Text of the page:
Lou Adler, during his 2004 Hiring 2.0 seminar, proclaimed that today's job seekers are some of the most sophisticated and
well prepared people he's seen. They realize an interview is a two-way street. They have excellent questions to ask the interviewer.
And they're exceptionally prepared when being questioned by an interviewer.
Still, there are some who don't know what types of questions to expect and are caught off guard. More's the trouble for them.
A little homework would have helped.
Southwestern School of Law's Career Services office has prepared a 16-question interview sheet for their law students. Gracious,
they allowed me to reproduct the questions for my readers' benefit. So let's look at these questions and discuss a few.
- What are your long-range and short-range goals and objectives? When and why did you establish these goals, and how
are you preparing yourself to achieve them?
Employers want to feel you've got some direction. To the extent you are able to express goals and steps to arrive at those
goals, you are also able to demonstrate how logically you can go about completing your required duties in the workplace and
the amount of supervision and coaching you will require. This statement of long and short-range goals doesn't need to be a
dissertation. Nor does it need to be exhaustive. A brief overview of the most pertinent with a good explanation should be
- Where do you see yourself three/five/ten years from now?
Do you have a vision for yourself? Where are those goals and objectives leading? The employer is essentially trying to find
out whether this opportunity is a stepping stone to the plateaus in your career or if you're just sifting about, trying out
first this and then that. This question is also aimed at seeing whether you have a realistic concept of how long it will take
for you to grow into certain positions in this company.
Some employers look on entry-level jobs as just that. They're opportunities to earn a living while working toward the ultimate
career. These are jobs that students will take or people who are new to the city will opt for as they become acclimated to
their new environs and learn the territory of their chosen field in this new place. If that is your purpose in pursuing this
job and it's obvious this position is not a true match for your skills and abilities, it's okay to be open about the fact
that you are in school, getting your feet wet as you re-enter the job market, and so on.
- How would you describe yourself?
This is the time to talk about those personality qualities that bring out the best in you. You're extremely analytical and
can spend hours working out the what happened in order to get to a solution. You can stay focused. You're extremely outgoing,
a team player, and great at building cohesion.
- What qualifications do you have that make you think you will be a successful attorney?
This is the time to talk about the things you've learned about your chosen profession (and yourself) through research, interviews,
internships, real-life experiences, personality assessments, and career skills evaluations. This is not the time to talk about
how much better you can handle the case than Perry Mason. That is television and essentially fiction. This is the time to
demonstrate that you appreciate the days of just the usual thing, poring over volumes of documents, researching case after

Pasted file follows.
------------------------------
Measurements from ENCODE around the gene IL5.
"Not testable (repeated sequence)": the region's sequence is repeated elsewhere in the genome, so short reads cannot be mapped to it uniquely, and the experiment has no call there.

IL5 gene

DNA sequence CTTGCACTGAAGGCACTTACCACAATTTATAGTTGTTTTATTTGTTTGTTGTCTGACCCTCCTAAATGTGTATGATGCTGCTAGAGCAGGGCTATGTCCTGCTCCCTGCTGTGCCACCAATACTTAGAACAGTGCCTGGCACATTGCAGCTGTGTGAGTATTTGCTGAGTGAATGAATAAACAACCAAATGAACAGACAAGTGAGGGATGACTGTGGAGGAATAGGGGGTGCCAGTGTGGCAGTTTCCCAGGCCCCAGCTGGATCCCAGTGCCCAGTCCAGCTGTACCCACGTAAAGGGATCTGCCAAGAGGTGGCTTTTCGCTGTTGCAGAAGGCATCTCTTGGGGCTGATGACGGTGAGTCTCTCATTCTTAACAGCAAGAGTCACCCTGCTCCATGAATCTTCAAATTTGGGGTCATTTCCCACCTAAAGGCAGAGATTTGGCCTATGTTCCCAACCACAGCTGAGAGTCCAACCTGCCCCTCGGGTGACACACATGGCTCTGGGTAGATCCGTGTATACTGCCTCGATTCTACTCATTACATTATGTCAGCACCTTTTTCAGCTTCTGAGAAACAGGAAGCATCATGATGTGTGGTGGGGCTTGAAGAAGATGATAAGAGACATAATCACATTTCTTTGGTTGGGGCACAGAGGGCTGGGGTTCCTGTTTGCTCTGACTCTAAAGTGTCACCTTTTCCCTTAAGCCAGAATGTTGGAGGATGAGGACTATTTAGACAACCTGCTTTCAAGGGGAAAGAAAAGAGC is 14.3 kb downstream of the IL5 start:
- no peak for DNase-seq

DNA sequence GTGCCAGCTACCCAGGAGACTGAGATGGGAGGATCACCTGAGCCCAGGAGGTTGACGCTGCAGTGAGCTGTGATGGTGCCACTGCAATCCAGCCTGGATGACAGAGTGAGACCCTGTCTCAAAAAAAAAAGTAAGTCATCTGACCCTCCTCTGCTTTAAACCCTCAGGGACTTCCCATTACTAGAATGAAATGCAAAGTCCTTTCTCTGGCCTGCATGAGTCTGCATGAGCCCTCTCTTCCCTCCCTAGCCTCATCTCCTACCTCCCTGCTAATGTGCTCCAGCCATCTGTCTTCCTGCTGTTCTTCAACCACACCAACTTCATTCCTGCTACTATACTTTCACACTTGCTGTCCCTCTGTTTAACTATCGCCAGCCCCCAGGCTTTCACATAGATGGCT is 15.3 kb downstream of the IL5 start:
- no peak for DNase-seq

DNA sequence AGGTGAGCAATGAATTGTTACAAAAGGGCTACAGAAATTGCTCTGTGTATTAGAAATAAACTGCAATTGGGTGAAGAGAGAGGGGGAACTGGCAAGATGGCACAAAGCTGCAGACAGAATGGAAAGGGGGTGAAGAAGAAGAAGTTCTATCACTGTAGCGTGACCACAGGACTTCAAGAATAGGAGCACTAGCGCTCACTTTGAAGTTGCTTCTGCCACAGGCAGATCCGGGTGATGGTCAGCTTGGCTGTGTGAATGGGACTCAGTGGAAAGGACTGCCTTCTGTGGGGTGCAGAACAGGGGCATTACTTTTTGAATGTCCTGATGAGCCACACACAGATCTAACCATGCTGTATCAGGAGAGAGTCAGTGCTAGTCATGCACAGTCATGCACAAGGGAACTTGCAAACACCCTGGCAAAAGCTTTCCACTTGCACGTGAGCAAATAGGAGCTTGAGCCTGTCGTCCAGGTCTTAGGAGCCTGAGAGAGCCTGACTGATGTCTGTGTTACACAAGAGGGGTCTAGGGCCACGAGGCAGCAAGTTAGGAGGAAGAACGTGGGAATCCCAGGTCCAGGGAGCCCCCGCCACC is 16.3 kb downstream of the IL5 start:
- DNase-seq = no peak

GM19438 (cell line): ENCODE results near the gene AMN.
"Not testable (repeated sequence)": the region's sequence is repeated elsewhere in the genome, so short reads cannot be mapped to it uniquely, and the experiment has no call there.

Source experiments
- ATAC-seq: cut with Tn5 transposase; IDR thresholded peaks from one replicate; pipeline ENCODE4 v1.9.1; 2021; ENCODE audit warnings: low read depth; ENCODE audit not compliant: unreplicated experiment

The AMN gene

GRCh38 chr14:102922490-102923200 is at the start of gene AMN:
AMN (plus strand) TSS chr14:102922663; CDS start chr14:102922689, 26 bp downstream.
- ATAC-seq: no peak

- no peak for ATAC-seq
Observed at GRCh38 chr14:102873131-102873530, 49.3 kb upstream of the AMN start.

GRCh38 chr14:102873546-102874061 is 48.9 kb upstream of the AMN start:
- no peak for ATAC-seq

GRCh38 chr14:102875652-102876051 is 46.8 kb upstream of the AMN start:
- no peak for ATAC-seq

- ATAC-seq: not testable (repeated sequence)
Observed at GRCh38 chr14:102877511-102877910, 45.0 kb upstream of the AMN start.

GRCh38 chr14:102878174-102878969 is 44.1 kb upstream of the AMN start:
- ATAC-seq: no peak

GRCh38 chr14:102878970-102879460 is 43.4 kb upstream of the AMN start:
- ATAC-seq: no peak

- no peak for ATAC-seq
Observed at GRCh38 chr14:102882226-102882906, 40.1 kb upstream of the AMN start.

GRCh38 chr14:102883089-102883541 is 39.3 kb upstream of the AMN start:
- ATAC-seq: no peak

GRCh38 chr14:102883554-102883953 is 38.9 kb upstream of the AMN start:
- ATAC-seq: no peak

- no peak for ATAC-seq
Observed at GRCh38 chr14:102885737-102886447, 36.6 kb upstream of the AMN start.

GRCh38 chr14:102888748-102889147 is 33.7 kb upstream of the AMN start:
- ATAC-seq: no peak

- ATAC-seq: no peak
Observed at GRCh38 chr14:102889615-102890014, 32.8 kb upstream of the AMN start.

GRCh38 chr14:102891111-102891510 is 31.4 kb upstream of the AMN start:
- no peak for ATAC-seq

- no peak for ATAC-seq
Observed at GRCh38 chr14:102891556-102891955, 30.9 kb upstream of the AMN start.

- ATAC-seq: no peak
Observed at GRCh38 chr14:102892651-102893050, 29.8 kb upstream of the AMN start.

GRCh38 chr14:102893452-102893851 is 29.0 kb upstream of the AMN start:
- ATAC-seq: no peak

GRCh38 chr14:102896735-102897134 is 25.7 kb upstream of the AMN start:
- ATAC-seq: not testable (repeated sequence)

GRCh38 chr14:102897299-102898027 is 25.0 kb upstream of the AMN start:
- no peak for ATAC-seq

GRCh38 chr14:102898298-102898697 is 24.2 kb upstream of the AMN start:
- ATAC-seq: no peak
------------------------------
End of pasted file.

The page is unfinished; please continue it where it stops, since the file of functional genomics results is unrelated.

case that doesn't seem to apply except in the most remote way -- and knowing when to let go of them.
- What two or three accomplishments have given you the most satisfaction?
Not only do you want to talk about the accomplishments but why they gave you satisfaction. What type of accomplishment was
it -- personal, a milestone, small in relation to other things or large? Talk about that. It's okay to tell a story about
one or two of these. This is your five minutes of fame.
- What area(s) are you most interested in?
If you only have one area of specialization that you've focused on at this time, talk about it and what it is about that specialty
that has most attracted you. If there is only one area of specialty (or none) consider whether you're open to gaining experience
in any other areas.
- What three things are most important to you in a job?
These things are part of your personality and self assessments. They will provide you with insight into the type of firm to
which you are more suited. Some firms (depending on size) allow more latitude while others have a written-in-stone protocol.
- In what kind of work environment are you most comfortable?
- Do you have a geographical preference and, if so, why?
- Why do you think you might like to live in the community in which our firm is located?
- What do you know about our firm?
- Why did you decide to seek a position with our firm?
- Why should I hire you? How can you make a contribution to our firm?
- What are your three main strengths? What are your three main weaknesses?
- Why did you go to law school?
- What law school courses have you liked most/least? Why?
- Are your grades an accurate indication of your talent/potential? Why/Why not?
- Why did you choose your law school?
- What have you learned from your participation in Law Reiew/Moot Court/Law Journal/Trial Adovocacy/paid Law Clerk positions/Externship/volunteer
- How has your law school experience prepared you to work here?
- Have you interviewed with other firms? If so, where?
- Do you have other current job offers? If so, where?
- What do you like to do in your spare time?
- If you were going to do something other than practice law, what would you do? Why?
- Do you have questions about my firm that I can answer for you today? (Remember,the answer should never be "No.")